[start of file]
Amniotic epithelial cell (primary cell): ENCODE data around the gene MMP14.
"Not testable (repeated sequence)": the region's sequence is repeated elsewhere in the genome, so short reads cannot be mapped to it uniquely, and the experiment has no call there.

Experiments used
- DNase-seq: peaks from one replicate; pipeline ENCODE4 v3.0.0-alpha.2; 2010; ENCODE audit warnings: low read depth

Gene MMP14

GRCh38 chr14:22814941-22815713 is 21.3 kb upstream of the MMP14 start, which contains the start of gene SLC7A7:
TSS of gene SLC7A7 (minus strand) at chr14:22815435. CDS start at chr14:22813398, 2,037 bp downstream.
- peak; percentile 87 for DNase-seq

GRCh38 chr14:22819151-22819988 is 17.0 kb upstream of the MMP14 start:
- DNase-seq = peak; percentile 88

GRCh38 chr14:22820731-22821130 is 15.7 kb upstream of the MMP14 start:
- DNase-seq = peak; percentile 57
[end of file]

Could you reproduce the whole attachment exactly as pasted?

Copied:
Amniotic epithelial cell (primary cell): ENCODE data around the gene MMP14.
"Not testable (repeated sequence)": the region's sequence is repeated elsewhere in the genome, so short reads cannot be mapped to it uniquely, and the experiment has no call there.

Experiments used
- DNase-seq: peaks from one replicate; pipeline ENCODE4 v3.0.0-alpha.2; 2010; ENCODE audit warnings: low read depth

Gene MMP14

GRCh38 chr14:22814941-22815713 is 21.3 kb upstream of the MMP14 start, which contains the start of gene SLC7A7:
TSS of gene SLC7A7 (minus strand) at chr14:22815435. CDS start at chr14:22813398, 2,037 bp downstream.
- peak; percentile 87 for DNase-seq

GRCh38 chr14:22819151-22819988 is 17.0 kb upstream of the MMP14 start:
- DNase-seq = peak; percentile 88

GRCh38 chr14:22820731-22821130 is 15.7 kb upstream of the MMP14 start:
- DNase-seq = peak; percentile 57